One Million Children In Nepal Are Stunted: UNICEF

One Million Children In Nepal Are Stunted: UNICEF

Oct. 16, 2019, 7:12 a.m.

UNICEF warned in a new report on children, food, and nutrition that an alarmingly high number of children are suffering the consequences of poor diets and a food system that is failing them.

Poverty, urbanization, climate change and poor eating choices driving unhealthy diets and 43 percent of children under five are malnourished in Nepal. Similarly, one in every two children under two is eating a poor diet.

It references the fact that in Nepal 1.1 million children are stunted, or too short for their age. Nearly 290,000 children are wasted, or too thin for their height. 1.3 million children – or one in two – suffer from deficiencies in essential vitamins and nutrients such as vitamin A and iron. Approximately 36,000 children are overweight or obese.

According to the State of the World’s Children 2019: Children, food and nutrition finds that at least 1 in 3 children under five – or over 200 million – is either undernourished or overweight.

Almost 2 in 3 children between six months and two years of age are not fed food that supports their rapidly growing bodies and brains. This puts them at risk of poor brain development, weak learning, low immunity, increased infections and, in many cases, death.

In Nepal, 43 percent of children under five are either stunted or wasted or overweight. Similarly, only an estimated 45 percent of children aged between six months and two years are fed at least five out of the eight food groups, which is specified as the minimum diet diversity. Most of the children within this age group eat grains and legumes and only one in three children is being fed egg or fish or meat.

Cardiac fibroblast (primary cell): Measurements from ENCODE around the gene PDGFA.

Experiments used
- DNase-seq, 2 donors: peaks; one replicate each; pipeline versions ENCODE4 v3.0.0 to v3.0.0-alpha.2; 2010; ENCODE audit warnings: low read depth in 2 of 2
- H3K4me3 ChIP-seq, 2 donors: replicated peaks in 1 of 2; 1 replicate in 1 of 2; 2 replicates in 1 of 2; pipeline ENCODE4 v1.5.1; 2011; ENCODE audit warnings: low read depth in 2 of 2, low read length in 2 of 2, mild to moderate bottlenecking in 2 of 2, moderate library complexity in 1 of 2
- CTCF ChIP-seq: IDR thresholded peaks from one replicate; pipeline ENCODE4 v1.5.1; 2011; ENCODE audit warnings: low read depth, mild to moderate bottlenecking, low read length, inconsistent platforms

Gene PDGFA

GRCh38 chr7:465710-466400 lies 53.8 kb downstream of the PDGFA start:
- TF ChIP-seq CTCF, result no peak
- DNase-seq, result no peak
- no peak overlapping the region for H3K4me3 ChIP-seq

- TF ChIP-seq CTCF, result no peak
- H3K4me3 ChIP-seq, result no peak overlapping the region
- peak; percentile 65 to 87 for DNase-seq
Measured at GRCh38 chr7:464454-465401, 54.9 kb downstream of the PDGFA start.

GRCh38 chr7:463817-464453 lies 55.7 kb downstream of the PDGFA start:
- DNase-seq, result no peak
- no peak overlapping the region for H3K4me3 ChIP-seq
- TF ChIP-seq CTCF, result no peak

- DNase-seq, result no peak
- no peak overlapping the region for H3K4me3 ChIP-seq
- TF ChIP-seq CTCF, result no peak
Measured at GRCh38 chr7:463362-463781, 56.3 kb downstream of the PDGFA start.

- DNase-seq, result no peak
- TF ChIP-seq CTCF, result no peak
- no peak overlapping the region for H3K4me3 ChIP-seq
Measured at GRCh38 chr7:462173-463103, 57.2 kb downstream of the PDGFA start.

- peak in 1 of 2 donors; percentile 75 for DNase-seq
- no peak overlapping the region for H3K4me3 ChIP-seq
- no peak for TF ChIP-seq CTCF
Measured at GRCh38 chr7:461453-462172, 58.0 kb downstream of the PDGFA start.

“Despite all the technological, cultural and social advances of the last few decades, we have lost sight of this most basic fact: If children eat poorly, they live poorly,” said Henrietta Fore, UNICEF Executive Director. “Millions of children subsist on an unhealthy diet because they simply do not have a better choice. The way we understand and respond to malnutrition needs to change: It is not just about getting children enough to eat; it is above all about getting them the right food to eat. That is our common challenge today.”

The report provides the most comprehensive assessment yet of 21st-century child malnutrition in all its forms. It describes a triple burden of malnutrition: Undernutrition, hidden hunger caused by a lack of essential nutrients, and overweight among children under the age of five.

The report warns that poor eating and feeding practices start from the earliest days of a child’s life. Though breastfeeding can save lives, for example, only 66 percent of children under six months of age are exclusively breastfed in Nepal and an increasing number of children are fed infant formula. Sales of milk-based formula grew by 72 percent between 2008 and 2013 in upper-middle-income countries such as Brazil, China, and Turkey, largely due to inappropriate marketing and weak policies and programs to protect, promote and support breastfeeding.

As children begin transitioning to soft or solid foods around the six-month mark, too many are introduced to the wrong kind of diet, according to the report. In Nepal, close to 38 percent of children between six months and two years of age are not fed any fruits or vegetables. Two-thirds of children do not eat any eggs, dairy, fish or meat.